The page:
Macron vows to keep Corsica French
President Emmanuel Macron told nationalists on the island of Corsica during a visit Tuesday that he would try to accommodate their demands for more autonomy while keeping them in the “Republican fold”.
Macron’s two-day visit to Corsica is being closely watched on the mainland, where some fear that giving the Mediterranean island too much autonomy could fuel a breakaway bid in the future.
The nationalists, who cemented their control of Corsica’s regional assembly in December elections, have denied any plans to try take the territory of 330,000 people out of France — at least for the time being.
Macron began his visit with a tribute to Claude Erignac, the state’s top representative on the island who was assassinated 20 years ago in an attack that shocked the country.
Addressing a ceremony in the city of Ajaccio, Macron said Corsica had been “sullied” by the killing, over which nationalist Yvan Colonna is serving a life sentence, and that there would be “no forgetting and no amnesty”.
He stressed that Corsica, which is economically dependent on the mainland, was part of the “unwavering” French Republic.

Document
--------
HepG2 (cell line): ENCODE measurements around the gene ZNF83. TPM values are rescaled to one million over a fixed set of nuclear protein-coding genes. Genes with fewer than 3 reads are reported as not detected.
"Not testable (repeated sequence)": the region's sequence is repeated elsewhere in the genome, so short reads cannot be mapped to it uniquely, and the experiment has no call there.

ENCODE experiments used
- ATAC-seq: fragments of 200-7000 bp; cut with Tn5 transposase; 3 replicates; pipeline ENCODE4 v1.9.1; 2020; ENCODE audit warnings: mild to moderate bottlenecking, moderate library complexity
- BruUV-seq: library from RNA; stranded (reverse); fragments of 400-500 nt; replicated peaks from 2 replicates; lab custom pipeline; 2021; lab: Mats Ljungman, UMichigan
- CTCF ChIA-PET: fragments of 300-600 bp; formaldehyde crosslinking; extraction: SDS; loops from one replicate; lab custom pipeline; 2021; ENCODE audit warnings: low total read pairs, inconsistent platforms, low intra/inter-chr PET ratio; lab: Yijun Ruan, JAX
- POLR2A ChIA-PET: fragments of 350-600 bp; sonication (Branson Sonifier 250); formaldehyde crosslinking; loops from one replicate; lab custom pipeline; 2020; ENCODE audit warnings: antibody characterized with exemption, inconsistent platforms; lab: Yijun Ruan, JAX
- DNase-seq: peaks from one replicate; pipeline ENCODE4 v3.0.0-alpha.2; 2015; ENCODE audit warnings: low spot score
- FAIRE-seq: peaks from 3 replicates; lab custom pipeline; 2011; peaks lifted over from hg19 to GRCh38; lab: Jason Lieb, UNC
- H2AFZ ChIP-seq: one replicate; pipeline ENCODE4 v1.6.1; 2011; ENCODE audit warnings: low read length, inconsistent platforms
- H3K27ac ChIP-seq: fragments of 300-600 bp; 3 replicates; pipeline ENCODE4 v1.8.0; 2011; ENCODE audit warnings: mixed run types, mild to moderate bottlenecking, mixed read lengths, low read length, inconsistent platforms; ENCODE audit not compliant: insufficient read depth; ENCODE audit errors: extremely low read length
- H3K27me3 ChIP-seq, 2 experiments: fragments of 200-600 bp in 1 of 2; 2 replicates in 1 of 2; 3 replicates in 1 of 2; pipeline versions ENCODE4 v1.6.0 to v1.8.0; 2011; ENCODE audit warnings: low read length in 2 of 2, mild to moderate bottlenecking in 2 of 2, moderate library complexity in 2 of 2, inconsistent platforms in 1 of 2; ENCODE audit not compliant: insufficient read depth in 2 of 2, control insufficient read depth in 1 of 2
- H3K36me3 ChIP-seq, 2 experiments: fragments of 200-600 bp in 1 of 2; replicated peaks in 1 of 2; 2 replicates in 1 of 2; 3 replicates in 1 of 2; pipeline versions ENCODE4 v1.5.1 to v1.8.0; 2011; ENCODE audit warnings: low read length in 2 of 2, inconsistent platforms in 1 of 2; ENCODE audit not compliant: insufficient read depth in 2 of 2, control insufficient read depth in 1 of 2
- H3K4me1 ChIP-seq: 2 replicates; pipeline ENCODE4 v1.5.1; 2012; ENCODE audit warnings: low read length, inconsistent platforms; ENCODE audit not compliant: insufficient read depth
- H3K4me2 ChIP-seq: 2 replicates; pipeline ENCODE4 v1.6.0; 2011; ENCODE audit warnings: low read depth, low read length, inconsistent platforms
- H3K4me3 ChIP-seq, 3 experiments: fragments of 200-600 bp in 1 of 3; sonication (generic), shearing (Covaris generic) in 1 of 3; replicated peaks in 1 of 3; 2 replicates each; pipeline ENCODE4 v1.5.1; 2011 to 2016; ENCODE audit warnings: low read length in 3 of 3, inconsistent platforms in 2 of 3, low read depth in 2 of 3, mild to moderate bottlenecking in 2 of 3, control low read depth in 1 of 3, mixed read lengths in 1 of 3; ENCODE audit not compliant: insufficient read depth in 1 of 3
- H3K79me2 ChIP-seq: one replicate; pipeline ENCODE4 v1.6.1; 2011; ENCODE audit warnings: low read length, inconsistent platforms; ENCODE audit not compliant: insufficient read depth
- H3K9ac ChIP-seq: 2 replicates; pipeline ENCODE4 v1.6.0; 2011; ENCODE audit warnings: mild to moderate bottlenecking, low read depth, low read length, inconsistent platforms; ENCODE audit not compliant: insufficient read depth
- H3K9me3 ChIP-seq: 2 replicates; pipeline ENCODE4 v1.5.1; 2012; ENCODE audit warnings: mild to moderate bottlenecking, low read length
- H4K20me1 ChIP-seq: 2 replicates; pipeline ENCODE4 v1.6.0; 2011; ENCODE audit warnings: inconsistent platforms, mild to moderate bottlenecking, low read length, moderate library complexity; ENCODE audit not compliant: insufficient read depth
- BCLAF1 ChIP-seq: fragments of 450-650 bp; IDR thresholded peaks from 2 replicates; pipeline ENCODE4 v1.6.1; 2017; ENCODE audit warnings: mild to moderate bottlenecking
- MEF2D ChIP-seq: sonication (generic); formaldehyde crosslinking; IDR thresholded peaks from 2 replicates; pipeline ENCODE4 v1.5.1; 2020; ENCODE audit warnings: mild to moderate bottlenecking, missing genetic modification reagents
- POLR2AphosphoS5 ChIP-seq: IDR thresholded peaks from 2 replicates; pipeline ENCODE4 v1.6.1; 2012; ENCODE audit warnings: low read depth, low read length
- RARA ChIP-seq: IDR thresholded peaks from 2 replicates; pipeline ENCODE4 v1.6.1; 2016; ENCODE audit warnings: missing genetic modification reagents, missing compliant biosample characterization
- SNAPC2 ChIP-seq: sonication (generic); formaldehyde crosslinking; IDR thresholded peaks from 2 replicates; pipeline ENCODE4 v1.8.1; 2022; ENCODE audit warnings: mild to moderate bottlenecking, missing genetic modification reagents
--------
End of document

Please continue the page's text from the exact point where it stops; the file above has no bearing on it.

He promised, however, to try give it “the future it aspires to, without giving into demands that would take it out of the Republican fold.”
Nationalists have a string of demands, including making Corsican an official language and granting amnesty to Corsicans jailed for pro-independence violence.
A longtime hotbed of anti-French militancy, the mountainous island has enjoyed a measure of stability since 2014 when the separatist National Liberation Front of Corsica (FLNC) called a ceasefire.
Erignac was gunned down on February 6, 1998, while on the way to the theatre with his wife.
The killing was the worst in a nearly four-decade campaign of attacks on the island, mostly targeting state infrastructure.
Tens of thousands of Corsicans took to the streets in protest.
Erignac’s widow and two children attended Tuesday’s ceremony, as did the leader of the regional government, Gilles Simeoni, who was to hold talks later with Macron.
The Corsican question has plagued successive French governments for nearly half a century.
Unlike the separatists in the wealthy Spanish region of Catalonia, who mounted a breakaway bid last year, Corsica’s leaders have said they will be content with greater autonomy and a special mention in the constitution.
On Saturday, thousands of nationalists marched to demand “respect for the Corsican people.”
Macron had suggested during campaigning for president that he was prepared to go further than his predecessors in recognising the distinct nature of the island.
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